Roger Waters tells anti-Trump tour critics to ‘go see Katy Perry’ instead

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Pink Floyd's Waters says his new album was inspired by antipathy towards US President.

Pink Floyd‘s Roger Waters has hit back at critics of his ‘Us + Them’ tour, which features anti-Trump imagery.

Doctored images of the president were shown in bright, Warhol-like colors depicting him with lipstick, with breasts, with a Klan hood, without pants (showing a tiny penis), with his head on a pig and with the word “charade” written over his face.

A giant, flying, drone-controlled pig also flew around a giant screen with the words “welcome to the machine” written on it juxtaposed by an image of Trump with dollar signs over his eyes and a word bubble saying, “I won!”. The other side of the pig simply read: “piggy bank of war.”

Waters also showcased some of Trump’s most heinous quotes about his proposed border wall, 9/11, taxes, women and his daughter Ivanka followed by the words “fuck Trump”.

The imagery has drawn some criticism – mainly when Waters has played Republican states in America. Speaking to CNN about the critics, Waters said: “I find it slightly surprising that anybody could have been listening to my songs for 50 years without understanding,”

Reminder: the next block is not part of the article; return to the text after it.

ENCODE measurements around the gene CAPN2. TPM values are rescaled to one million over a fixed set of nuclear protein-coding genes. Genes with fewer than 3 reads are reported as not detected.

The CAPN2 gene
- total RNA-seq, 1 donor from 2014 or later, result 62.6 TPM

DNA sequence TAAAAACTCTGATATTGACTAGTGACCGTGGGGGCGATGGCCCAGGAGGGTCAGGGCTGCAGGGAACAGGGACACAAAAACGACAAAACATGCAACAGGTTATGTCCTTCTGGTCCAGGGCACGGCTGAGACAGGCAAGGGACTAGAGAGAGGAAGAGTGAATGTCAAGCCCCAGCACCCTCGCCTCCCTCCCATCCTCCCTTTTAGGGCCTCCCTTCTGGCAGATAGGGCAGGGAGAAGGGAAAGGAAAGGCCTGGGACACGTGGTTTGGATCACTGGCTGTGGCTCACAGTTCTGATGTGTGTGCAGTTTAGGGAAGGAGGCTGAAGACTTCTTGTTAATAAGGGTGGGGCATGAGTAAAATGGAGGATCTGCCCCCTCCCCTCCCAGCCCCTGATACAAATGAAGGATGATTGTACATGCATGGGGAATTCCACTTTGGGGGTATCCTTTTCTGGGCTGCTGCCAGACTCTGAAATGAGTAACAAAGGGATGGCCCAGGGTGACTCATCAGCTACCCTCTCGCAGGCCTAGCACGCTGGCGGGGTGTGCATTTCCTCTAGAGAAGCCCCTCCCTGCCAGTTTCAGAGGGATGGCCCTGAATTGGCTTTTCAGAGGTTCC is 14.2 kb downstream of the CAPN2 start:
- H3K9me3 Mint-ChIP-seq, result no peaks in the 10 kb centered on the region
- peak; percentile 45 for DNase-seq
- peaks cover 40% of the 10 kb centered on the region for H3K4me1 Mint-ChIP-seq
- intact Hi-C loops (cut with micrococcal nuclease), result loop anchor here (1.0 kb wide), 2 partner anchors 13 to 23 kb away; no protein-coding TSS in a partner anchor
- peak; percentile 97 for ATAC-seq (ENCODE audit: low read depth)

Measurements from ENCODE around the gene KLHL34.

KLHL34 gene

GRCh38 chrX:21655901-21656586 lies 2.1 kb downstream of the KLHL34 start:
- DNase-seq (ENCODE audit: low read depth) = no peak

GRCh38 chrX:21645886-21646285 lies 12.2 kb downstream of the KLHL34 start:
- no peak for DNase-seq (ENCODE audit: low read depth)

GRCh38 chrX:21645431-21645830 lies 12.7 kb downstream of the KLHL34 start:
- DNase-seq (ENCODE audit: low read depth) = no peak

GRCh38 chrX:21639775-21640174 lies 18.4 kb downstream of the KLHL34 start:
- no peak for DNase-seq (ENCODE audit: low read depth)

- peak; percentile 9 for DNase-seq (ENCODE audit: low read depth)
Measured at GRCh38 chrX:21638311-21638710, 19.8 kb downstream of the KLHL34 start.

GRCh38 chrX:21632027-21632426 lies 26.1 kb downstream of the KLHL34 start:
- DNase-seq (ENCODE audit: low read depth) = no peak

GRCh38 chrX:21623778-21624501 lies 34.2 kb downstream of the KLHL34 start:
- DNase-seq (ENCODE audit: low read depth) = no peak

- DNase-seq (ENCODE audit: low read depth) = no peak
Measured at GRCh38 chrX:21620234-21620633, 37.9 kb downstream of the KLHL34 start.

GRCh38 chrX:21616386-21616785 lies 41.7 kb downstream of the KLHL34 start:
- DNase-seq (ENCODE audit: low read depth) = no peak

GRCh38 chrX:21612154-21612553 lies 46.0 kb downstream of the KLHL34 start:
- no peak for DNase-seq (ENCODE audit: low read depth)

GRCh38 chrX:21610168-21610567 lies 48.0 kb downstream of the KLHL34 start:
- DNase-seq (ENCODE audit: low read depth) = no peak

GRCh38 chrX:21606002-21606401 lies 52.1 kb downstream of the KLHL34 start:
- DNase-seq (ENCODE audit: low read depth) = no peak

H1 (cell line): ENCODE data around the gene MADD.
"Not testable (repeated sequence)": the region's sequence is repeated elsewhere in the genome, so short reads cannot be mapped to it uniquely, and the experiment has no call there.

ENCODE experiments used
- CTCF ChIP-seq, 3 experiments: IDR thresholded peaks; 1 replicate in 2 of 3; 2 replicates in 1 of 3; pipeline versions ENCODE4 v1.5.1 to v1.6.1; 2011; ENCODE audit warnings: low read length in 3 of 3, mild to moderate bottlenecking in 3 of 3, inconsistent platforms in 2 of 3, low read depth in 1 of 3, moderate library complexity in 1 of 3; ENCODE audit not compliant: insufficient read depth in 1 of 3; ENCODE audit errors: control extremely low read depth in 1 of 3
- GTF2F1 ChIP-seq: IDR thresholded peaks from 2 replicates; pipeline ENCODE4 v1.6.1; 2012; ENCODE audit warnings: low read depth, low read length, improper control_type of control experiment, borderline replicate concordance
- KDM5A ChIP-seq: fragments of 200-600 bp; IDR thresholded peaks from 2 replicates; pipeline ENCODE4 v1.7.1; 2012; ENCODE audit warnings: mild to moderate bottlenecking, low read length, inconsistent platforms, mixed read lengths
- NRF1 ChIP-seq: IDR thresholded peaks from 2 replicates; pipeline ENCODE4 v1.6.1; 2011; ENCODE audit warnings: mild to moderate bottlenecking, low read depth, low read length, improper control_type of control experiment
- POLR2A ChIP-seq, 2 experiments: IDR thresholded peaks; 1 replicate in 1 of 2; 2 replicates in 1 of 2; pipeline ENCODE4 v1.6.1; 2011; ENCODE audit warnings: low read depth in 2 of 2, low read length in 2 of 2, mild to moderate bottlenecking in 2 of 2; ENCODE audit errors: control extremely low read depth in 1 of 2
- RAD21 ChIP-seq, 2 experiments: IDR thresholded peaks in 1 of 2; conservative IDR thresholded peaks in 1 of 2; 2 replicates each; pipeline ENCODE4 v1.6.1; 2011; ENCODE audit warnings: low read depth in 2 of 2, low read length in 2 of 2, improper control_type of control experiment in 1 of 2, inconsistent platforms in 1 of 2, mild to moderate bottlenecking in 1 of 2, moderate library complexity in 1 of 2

When asked what he would say to fans looking to escape politics during his show, Waters replied, “Go see Katy Perry or watch the Kardashians. I don’t care.”

Waters also revealed that the imagery caused American Express to pull out as a sponsor of the tour, costing $4million. See the full interview below.

Waters recently released ‘Is This The Life We Really Want?’ on June 2. It was his first LP since 1992’s ‘Amused To Death’. The album, which has been produced and mixed with Radiohead producer Nigel Godrich, was released as a 180-gram vinyl LP, on CD and digitally.

He apparently drew inspiration from the antipathy he feels toward the Trump administration, as well as a dramatic radio play he had been writing before working on the LP about a man and his granddaughter investigating why children were being killed in faraway lands. “Two or three of the songs from that idea are on this album,” he said. “Nigel Godrich persuaded me that for the purposes of a rock & roll record, which is what this is, he felt my theatrical idea – I’d written the whole thing as a radio play – was less than ideal.”